(CNN) -- A Georgia teacher's passion and curiosity about her immigrant students' homelands led to a path that changed her life and those she's touched - forever.
Sue Ellen Wortzel said her student's stories of struggle to find food, a safe place to live, a basic education other economic hardships in their home countries often left her speechless and explained why their families searched for a better life in the U.S.
Their emotional stories moved Wortzel to learn more about where they came from in Central America and inspired her to help their home countries.
As an educator, Wortzel felt she had the ability to create a positive change in some of their country's schools and began her journey to do so in 2006 with a trip through Guatemala, El Salvador and Nicaragua. During this visit, she took note of some of the specific problems educators and students faced.
"I saw teachers and students doing amazing things with nothing or bare-bone structures," she said.
In one high school in Nicaragua, Wortzel discovered classrooms that only had one or two copies of a text book for a 30-plus-student class. Teachers would use chalkboards and cover them with notes from the text book, so everyone could see and digest the information. In addition to a lack of books, Wortzel noticed a lack of maps, globes, calculators and other teaching supplies.
Basic transportation to and from school is a problem, too, for some families.
"Oftentimes, kids walk up to two hours to school in rural areas, since their families can't afford to pay for public transportation," said Wortzel. "This hardship is tough on kids and many times they just give up and quit attending school."
Public education throughout the world varies greatly. In the United States, education is predominantly funded by taxpayers, and students are not charged tuition to attend public schools. In Central America, resources lack for many children to obtain a basic public education.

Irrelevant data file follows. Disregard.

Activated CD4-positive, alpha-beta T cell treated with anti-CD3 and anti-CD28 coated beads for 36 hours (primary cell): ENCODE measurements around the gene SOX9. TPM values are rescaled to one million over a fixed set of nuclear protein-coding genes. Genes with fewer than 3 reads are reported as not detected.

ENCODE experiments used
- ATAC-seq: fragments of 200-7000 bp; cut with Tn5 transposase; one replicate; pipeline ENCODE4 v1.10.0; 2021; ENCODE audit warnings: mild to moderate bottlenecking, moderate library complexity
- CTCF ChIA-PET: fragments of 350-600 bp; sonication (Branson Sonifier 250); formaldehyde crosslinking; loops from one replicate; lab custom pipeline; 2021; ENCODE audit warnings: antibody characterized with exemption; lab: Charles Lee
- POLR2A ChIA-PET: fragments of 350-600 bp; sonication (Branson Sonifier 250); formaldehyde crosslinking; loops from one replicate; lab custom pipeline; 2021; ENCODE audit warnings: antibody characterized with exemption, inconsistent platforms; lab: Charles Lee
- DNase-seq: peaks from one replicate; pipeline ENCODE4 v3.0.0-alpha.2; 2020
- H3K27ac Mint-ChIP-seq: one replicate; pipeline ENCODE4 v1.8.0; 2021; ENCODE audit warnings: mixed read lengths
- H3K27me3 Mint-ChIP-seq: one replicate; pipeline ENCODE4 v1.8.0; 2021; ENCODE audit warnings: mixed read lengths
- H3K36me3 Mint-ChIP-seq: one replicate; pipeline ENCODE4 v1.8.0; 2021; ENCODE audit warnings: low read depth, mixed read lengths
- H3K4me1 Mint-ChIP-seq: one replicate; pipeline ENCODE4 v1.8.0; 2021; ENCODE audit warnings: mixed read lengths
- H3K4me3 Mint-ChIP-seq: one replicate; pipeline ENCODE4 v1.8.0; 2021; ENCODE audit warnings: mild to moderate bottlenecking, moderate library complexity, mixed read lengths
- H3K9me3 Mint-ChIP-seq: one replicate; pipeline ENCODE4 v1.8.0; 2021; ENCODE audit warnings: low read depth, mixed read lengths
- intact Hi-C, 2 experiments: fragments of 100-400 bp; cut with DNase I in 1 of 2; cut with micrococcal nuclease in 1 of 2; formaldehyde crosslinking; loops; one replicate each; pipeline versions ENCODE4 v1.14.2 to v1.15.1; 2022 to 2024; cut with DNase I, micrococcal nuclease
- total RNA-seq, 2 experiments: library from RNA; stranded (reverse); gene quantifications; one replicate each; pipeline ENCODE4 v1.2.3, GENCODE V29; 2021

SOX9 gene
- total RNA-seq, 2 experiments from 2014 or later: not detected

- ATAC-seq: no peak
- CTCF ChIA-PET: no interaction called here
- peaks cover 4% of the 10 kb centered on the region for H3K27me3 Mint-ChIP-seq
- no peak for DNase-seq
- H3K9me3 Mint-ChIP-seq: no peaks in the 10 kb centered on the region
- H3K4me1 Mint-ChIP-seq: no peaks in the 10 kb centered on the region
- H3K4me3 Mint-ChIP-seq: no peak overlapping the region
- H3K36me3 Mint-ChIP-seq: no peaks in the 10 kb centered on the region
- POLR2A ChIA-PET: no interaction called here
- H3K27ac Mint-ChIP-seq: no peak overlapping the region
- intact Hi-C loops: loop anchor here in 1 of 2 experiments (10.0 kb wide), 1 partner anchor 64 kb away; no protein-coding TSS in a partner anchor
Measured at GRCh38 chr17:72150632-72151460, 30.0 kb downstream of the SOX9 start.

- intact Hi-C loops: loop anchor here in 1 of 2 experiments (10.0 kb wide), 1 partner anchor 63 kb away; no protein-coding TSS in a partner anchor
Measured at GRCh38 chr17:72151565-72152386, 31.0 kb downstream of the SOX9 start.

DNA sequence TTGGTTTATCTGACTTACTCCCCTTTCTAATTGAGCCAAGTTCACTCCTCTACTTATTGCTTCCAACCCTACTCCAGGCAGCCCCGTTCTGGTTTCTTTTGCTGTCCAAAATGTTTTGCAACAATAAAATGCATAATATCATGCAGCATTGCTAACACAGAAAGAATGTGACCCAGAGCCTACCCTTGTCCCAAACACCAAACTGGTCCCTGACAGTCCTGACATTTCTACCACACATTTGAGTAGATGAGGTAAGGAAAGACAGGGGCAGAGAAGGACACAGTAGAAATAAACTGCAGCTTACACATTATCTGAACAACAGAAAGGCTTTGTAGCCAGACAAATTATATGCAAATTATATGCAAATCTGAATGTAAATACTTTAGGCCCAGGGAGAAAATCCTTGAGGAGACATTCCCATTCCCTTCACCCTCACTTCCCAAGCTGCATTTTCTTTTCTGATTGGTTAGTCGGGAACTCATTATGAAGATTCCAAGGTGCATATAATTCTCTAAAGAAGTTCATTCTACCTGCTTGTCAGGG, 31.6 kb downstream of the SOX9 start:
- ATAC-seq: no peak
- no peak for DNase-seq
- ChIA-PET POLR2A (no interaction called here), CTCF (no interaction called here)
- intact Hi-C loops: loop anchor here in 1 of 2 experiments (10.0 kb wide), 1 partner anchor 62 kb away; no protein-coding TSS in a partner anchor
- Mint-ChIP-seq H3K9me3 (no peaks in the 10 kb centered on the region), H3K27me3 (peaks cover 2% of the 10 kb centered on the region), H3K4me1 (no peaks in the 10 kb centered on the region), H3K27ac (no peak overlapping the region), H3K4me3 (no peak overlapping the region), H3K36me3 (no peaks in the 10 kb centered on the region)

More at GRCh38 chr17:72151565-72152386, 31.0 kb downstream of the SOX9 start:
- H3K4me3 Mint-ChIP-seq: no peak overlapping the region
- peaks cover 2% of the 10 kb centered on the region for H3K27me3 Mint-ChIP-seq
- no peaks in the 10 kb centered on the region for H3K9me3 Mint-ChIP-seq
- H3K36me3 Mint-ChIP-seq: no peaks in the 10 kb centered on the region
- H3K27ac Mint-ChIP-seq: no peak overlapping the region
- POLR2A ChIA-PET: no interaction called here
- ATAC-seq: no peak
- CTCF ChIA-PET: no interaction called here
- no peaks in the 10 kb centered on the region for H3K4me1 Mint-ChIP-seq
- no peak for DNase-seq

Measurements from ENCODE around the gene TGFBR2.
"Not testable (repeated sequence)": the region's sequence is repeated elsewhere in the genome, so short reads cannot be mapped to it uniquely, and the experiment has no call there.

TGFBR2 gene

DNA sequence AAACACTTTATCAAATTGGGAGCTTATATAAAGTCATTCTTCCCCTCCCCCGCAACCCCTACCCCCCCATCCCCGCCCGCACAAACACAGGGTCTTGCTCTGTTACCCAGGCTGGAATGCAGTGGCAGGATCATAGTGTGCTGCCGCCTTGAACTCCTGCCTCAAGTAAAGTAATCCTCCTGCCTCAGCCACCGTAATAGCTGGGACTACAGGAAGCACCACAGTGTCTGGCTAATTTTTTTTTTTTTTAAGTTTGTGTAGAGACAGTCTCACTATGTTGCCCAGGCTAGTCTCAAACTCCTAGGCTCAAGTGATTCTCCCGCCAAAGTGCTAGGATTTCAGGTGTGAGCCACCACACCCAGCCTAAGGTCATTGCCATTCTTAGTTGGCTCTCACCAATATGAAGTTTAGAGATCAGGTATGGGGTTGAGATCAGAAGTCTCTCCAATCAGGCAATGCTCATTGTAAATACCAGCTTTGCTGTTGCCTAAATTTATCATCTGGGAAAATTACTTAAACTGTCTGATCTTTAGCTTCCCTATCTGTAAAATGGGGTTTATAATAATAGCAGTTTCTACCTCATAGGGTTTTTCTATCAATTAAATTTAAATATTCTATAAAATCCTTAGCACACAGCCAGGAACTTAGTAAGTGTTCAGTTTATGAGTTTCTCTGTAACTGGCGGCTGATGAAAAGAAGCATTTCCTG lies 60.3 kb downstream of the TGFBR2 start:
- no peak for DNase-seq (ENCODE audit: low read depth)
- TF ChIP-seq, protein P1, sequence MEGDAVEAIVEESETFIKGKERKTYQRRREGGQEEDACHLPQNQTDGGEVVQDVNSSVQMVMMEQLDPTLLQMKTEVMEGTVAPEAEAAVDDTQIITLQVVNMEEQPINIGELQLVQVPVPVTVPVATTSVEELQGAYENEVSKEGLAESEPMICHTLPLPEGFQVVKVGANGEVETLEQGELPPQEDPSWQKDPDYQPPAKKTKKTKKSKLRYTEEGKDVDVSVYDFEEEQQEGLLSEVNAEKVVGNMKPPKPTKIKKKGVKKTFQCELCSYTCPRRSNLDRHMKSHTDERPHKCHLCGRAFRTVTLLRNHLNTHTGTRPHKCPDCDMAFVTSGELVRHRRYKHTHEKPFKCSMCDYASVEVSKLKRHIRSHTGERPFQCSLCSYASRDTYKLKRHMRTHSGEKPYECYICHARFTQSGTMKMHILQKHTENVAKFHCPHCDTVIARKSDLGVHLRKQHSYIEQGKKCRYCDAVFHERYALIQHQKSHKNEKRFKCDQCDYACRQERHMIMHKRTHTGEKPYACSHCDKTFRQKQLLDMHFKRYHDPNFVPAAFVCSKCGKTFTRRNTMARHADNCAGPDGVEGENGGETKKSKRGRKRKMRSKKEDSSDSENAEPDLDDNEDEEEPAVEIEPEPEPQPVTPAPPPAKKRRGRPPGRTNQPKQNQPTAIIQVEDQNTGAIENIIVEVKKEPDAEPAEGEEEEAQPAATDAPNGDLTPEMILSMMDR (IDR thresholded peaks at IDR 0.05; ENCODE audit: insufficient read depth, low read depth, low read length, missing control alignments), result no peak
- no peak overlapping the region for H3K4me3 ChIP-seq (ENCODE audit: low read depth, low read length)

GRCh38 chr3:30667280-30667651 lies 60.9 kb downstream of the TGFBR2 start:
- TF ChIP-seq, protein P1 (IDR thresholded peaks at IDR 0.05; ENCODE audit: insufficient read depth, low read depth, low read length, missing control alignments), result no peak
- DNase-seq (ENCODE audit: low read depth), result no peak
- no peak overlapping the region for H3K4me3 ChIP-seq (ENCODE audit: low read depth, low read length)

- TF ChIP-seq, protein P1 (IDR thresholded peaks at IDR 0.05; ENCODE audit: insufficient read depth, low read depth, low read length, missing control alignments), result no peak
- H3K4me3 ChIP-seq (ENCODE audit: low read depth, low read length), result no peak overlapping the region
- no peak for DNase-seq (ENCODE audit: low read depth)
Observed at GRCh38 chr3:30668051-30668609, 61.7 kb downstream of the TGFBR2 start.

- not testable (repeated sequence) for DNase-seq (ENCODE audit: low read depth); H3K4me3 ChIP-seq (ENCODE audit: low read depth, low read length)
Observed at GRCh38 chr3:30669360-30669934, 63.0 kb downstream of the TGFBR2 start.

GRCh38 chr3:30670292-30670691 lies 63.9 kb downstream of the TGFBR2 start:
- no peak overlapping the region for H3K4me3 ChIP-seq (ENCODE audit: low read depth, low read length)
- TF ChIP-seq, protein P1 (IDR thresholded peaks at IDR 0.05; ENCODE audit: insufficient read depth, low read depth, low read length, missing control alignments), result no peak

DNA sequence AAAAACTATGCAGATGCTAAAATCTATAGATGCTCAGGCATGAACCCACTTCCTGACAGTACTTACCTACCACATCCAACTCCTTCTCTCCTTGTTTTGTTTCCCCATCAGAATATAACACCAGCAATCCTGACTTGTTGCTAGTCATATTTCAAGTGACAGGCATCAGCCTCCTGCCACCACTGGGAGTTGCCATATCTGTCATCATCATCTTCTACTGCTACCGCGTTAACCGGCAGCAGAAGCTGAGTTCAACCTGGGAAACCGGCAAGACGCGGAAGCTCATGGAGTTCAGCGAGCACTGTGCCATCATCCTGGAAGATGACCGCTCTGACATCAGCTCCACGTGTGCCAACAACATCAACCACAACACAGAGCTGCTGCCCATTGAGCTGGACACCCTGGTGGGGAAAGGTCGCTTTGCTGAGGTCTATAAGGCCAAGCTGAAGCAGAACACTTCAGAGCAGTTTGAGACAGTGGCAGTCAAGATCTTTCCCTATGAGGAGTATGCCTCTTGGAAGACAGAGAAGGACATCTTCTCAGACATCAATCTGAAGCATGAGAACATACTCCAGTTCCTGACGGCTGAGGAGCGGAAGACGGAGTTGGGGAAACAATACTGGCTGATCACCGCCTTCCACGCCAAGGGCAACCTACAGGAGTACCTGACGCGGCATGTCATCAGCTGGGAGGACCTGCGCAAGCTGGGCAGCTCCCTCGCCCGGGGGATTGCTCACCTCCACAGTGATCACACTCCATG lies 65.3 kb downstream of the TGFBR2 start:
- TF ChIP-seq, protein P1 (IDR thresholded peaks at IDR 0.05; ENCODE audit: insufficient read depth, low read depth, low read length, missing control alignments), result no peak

Wortzel acknowledges the U.S. public education system is filled with problems, but has witnessed that students in "forgotten" countries suffer, too. She has made it her life's mission to help those outside U.S. borders.
"Children have no control over what happens to them and access to education is not something we can save for particular children," she noted.
Wortzel's personal interaction with her students as well as her international travels inspired her to create a nonprofit organization calledTALICA in 2006, with operations based in Atlanta and Central America. TALICA stands for "The Teaching and Learning Initiative for Central America." Its mission is to expand access to basic educational materials for schools in Central America.
Since 2006, TALICA has established school collections and donated about 4,500 books and supplies to seven public school libraries in five communities, and helped establish a community library and the first-ever medical collection in the village of Balgue, Nicaragua. The school materials are hand-picked by local teachers, and TALICA takes them shopping about once or twice a year for their supplies.
How does TALICA make this happen? It takes hard work, coordination and personal relationships to make it all come together.
TALICA's team is small, consisting of five volunteer directors as well as hundreds of supportive family and friends across the U.S. and Central America who volunteer their time and resources.
Grass-roots fundraising is a key element to TALICA's survival. Members will host dinner parties, wine tasting events and other fundraising efforts to raise cash.
With a budget of about $12,000 a year, TALICA uses its money as strategically as possible to do the most good.
TALICA's current projects include supporting five schools on the island of Ometepe, Nicaragua, and a scholarship program to send a student to college. This impoverished rural region was selected because it has a literacy rate hovering around 67 percent and has big educational challenges, according to Wortzel. In comparison, the U.S. literacy level is 99 percent according to the CIA-World Fact Book.
The nonprofit's newest project is a science initiative.
"We're building an extra classroom to house a small science lab and book room to a high school that has been outgrowing its space," said Wortzel. "We've been working closely with the biology teacher, Elvin Cruz, in developing a lab."
A future goal is to provide Kindles and other e-readers to these schools. Wortzel said there isn't sufficient access to a wireless network in some of these regions to make it happen now.
Ultimately, Wortzel and her team believe in the power of education and know it's the key to lift up this region of the world and elsewhere.
"It's in our best interest as humans to help educate people in the most remote and destitute parts of the world," she said. "Building personal and loving relationships with people from other countries and cultures is important to building consensus and peace."